Brain Stem Neuronal Organization Including The Reticular Formation

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Portions of the brain stem function as "the spinal cord for the head.'' The facial, jaw, tongue, pharynx, larynx, and the neck muscles are innervated by efferent axons of brain stem somatic and "special visceral'' lower motoneurons (cranial motoneurons), just as the muscles of the arms or the legs are innervated by spinal somatic lower motoneurons. Axons of these cranial motoneurons emerge from the ventral or ventrolateral surface of the brain stem, leave the cranial cavity via specific holes ("foramina") in the skull, and continue on as part of the various cranial nerves. Similarly, on the sensory side, the skin of the face and head is innervated mostly by afferent/sensory axons of tri-geminal and upper cervical sensory neurons. The cell bodies of these afferent neurons are in ganglia outside the cranial cavity (i.e., the cavum trigeminale for the trigeminal nerve) and the central processes enter the brain and synapse with secondary sensory neurons in dorsal portions of the medulla and pons, just as spinal afferents synapse in the dorsal horn of the spinal cord.

The rostral end of the neuraxis also receives sensory input from special sensory organs located at the front end ofthe individual, the portion that first moves into a new environment. Olfactory receptors are stategically placed at the front end of the respiratory system. Eyes and ears are also positioned at the front end, as is the vestibular apparatus located within the inner ear. Taste receptors and their sensory nerves are at the front end of the digestive system. The central processes of sensory neurons carrying information from hearing, vestibular apparatus, and taste receptors enter the brain at the level of the medulla and pons and synapse with second-order sensory neurons located in dorsally situated sensory nuclei. Special sensory neurons also detect internal bodily states (blood pressure, blood oxygen, and carbon dioxide levels; stomach distention;

Figure 1 Magnetic resonance image of the sagittal plane of a human brain stem (modified with permission from Blessing, 1997).

and blood sugar level) and the central processes of these cells also reach the brain stem via the lower cranial nerves.

There is no direct communication between different groups of cranial motoneurons, so during, for example, swallowing, coordinated movements of the lips and the tongue are controlled by inputs from integrating premotor neurons with axonal collaterals innervating particular subgroups of lower motoneurons and not by collaterals of the lower motoneurons. Many of the integrative premotor neurons are also located in the brain stem. They help coordinate the behavioral, respiratory, cardiovascular, visceral, gastrointestinal, eliminative, and reproductive events essential for survival of the individual and the species. In turn, the premotor neurons are controlled by interneurons that are controlled by higher order integrative interneurons in the brain stem and in other parts of the brain. These interneurons receive inputs from the afferent side of the nervous system so that their genetically determined patterned output can also reflect the influence of past and present environmental events. Different groups of brain stem premotor neurons and interneurons are described in Table I.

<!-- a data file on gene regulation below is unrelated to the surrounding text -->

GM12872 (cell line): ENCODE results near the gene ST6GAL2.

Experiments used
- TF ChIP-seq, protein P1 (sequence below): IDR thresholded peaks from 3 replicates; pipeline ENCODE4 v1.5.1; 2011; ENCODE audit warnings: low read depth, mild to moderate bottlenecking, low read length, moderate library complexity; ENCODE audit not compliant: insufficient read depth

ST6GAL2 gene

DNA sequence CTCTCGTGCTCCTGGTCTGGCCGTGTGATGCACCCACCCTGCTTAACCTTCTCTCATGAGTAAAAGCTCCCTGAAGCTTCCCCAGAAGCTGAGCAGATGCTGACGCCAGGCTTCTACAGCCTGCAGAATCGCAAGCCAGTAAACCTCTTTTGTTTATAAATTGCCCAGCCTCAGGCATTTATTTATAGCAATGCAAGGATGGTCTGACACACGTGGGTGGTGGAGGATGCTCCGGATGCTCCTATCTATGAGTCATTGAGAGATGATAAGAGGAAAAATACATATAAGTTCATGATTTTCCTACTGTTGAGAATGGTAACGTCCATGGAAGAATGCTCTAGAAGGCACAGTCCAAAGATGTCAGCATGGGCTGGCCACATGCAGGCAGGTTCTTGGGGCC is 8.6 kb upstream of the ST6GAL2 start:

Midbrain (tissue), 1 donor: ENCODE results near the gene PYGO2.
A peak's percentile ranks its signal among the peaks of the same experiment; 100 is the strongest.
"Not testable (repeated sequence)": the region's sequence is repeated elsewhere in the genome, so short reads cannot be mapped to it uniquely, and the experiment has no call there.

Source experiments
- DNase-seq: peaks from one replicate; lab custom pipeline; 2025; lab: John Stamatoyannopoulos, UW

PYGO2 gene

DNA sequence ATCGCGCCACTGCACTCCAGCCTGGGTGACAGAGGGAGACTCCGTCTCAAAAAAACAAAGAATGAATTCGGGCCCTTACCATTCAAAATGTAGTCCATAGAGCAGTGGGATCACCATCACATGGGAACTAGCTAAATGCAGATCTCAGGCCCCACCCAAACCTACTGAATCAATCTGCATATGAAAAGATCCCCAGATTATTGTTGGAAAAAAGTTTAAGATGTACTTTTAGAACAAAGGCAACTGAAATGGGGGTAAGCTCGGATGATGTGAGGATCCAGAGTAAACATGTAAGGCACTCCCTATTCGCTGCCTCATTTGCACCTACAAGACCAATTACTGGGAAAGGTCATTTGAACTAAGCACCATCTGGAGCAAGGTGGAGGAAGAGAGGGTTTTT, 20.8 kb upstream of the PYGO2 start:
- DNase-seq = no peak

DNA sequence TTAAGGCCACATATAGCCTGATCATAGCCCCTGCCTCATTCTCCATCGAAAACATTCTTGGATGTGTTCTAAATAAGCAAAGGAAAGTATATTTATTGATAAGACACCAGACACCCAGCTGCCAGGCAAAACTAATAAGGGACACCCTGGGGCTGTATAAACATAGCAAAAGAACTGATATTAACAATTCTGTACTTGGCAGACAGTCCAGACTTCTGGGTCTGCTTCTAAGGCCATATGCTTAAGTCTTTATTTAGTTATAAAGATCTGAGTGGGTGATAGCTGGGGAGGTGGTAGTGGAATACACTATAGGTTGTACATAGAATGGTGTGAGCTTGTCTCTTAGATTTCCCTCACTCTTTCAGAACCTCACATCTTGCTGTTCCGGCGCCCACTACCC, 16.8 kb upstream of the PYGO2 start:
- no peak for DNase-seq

As already noted, in the brain stem not all particular subgroups of neurons are arranged in discrete "nuclei" clearly defined with conventional Nissl stains. Certain brain stem neurons (including lower motoneurons, premotor neurons, and interneurons) are arranged diffusely in regions of the medulla, pons, and mid-brain, scattered between ascending and descending fiber bundles. The net-like appearance of the regions containing these neurons led to the designation "reticular formation," a term that was originally used in a purely descriptive anatomical sense. However, in the 1950s and 1960s, an additional functional meaning was assigned to the reticular formation so that the name began to refer to a hypothetical anatomical-physiological neuronal entity responsible for regulation of the level of arousal and consciousness as well as the maintenance of bodily posture. Instead of being used in a descriptive anatomical way, the reticular formation was promoted to a functional concept, a brain stem system which, by virtue of its nonspecific connectivity, could act as a kind of volume control for the degree of conscious arousal, among other things. The rostral part of the brain stem reticular formation became the "ascending reticular activating system" and loss of consciousness with brain stem injury was attributed to damage to this system. The caudal part of the brain stem reticular formation was seen as a source of descending excitatory or inhibitory inputs to various brain stem centers and to the spinal cord.